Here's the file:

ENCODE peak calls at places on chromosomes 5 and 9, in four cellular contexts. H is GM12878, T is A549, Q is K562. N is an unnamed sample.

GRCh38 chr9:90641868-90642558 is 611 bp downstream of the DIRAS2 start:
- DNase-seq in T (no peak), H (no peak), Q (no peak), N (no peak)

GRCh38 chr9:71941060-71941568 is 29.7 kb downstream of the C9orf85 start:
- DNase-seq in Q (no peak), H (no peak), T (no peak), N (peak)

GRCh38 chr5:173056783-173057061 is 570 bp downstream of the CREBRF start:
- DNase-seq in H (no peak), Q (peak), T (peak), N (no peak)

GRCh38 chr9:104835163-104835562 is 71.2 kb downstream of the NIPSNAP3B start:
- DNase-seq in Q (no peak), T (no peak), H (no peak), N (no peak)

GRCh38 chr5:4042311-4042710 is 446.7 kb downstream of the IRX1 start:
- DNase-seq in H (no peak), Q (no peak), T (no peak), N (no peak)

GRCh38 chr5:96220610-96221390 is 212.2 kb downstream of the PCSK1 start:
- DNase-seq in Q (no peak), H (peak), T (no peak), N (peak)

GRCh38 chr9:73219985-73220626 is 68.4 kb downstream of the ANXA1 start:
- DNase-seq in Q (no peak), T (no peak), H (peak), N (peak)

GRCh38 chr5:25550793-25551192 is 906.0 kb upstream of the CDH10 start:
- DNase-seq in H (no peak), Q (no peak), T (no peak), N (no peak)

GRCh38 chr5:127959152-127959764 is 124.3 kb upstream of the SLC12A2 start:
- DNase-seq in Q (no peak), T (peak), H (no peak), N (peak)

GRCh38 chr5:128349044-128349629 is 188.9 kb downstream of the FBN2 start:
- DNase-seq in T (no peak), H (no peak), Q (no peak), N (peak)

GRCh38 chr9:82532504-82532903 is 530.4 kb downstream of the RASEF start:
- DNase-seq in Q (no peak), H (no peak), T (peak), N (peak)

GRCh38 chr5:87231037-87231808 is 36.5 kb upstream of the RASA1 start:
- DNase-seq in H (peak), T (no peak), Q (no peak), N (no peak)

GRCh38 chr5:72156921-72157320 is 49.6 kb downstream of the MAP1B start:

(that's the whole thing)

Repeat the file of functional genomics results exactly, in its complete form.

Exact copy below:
ENCODE peak calls at places on chromosomes 5 and 9, in four cellular contexts. H is GM12878, T is A549, Q is K562. N is an unnamed sample.

GRCh38 chr9:90641868-90642558 is 611 bp downstream of the DIRAS2 start:
- DNase-seq in T (no peak), H (no peak), Q (no peak), N (no peak)

GRCh38 chr9:71941060-71941568 is 29.7 kb downstream of the C9orf85 start:
- DNase-seq in Q (no peak), H (no peak), T (no peak), N (peak)

GRCh38 chr5:173056783-173057061 is 570 bp downstream of the CREBRF start:
- DNase-seq in H (no peak), Q (peak), T (peak), N (no peak)

GRCh38 chr9:104835163-104835562 is 71.2 kb downstream of the NIPSNAP3B start:
- DNase-seq in Q (no peak), T (no peak), H (no peak), N (no peak)

GRCh38 chr5:4042311-4042710 is 446.7 kb downstream of the IRX1 start:
- DNase-seq in H (no peak), Q (no peak), T (no peak), N (no peak)

GRCh38 chr5:96220610-96221390 is 212.2 kb downstream of the PCSK1 start:
- DNase-seq in Q (no peak), H (peak), T (no peak), N (peak)

GRCh38 chr9:73219985-73220626 is 68.4 kb downstream of the ANXA1 start:
- DNase-seq in Q (no peak), T (no peak), H (peak), N (peak)

GRCh38 chr5:25550793-25551192 is 906.0 kb upstream of the CDH10 start:
- DNase-seq in H (no peak), Q (no peak), T (no peak), N (no peak)

GRCh38 chr5:127959152-127959764 is 124.3 kb upstream of the SLC12A2 start:
- DNase-seq in Q (no peak), T (peak), H (no peak), N (peak)

GRCh38 chr5:128349044-128349629 is 188.9 kb downstream of the FBN2 start:
- DNase-seq in T (no peak), H (no peak), Q (no peak), N (peak)

GRCh38 chr9:82532504-82532903 is 530.4 kb downstream of the RASEF start:
- DNase-seq in Q (no peak), H (no peak), T (peak), N (peak)

GRCh38 chr5:87231037-87231808 is 36.5 kb upstream of the RASA1 start:
- DNase-seq in H (peak), T (no peak), Q (no peak), N (no peak)

GRCh38 chr5:72156921-72157320 is 49.6 kb downstream of the MAP1B start: